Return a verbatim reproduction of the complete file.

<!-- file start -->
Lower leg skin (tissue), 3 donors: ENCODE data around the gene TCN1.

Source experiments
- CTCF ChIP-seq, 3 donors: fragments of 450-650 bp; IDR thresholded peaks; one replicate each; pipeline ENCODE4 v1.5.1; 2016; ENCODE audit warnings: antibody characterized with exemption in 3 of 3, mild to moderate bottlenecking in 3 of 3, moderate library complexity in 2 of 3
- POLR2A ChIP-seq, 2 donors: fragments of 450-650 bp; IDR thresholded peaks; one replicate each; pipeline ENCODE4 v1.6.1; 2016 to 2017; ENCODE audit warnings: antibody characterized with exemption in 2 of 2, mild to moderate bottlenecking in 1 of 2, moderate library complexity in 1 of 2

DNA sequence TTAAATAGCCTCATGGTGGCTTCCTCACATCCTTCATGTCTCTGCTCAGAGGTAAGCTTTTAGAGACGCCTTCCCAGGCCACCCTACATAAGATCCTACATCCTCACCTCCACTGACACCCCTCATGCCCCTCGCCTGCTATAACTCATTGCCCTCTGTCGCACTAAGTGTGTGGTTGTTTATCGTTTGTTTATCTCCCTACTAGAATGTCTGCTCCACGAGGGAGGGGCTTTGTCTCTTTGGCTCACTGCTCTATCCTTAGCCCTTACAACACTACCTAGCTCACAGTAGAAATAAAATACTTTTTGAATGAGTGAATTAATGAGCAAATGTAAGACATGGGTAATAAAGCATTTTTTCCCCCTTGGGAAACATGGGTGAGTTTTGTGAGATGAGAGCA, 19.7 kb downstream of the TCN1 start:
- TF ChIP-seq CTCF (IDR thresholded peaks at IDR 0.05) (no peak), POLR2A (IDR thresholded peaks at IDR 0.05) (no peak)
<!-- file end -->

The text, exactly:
Lower leg skin (tissue), 3 donors: ENCODE data around the gene TCN1.

Source experiments
- CTCF ChIP-seq, 3 donors: fragments of 450-650 bp; IDR thresholded peaks; one replicate each; pipeline ENCODE4 v1.5.1; 2016; ENCODE audit warnings: antibody characterized with exemption in 3 of 3, mild to moderate bottlenecking in 3 of 3, moderate library complexity in 2 of 3
- POLR2A ChIP-seq, 2 donors: fragments of 450-650 bp; IDR thresholded peaks; one replicate each; pipeline ENCODE4 v1.6.1; 2016 to 2017; ENCODE audit warnings: antibody characterized with exemption in 2 of 2, mild to moderate bottlenecking in 1 of 2, moderate library complexity in 1 of 2

DNA sequence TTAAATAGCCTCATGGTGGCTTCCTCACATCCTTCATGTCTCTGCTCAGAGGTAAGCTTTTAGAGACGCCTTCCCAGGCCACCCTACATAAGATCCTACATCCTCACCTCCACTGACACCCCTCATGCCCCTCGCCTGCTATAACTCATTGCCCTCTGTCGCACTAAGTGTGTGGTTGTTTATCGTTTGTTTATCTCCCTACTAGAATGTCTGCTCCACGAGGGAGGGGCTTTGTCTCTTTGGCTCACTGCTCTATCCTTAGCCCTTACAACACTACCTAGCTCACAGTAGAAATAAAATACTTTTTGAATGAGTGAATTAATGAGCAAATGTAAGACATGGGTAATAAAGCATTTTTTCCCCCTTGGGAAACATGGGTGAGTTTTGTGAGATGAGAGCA, 19.7 kb downstream of the TCN1 start:
- TF ChIP-seq CTCF (IDR thresholded peaks at IDR 0.05) (no peak), POLR2A (IDR thresholded peaks at IDR 0.05) (no peak)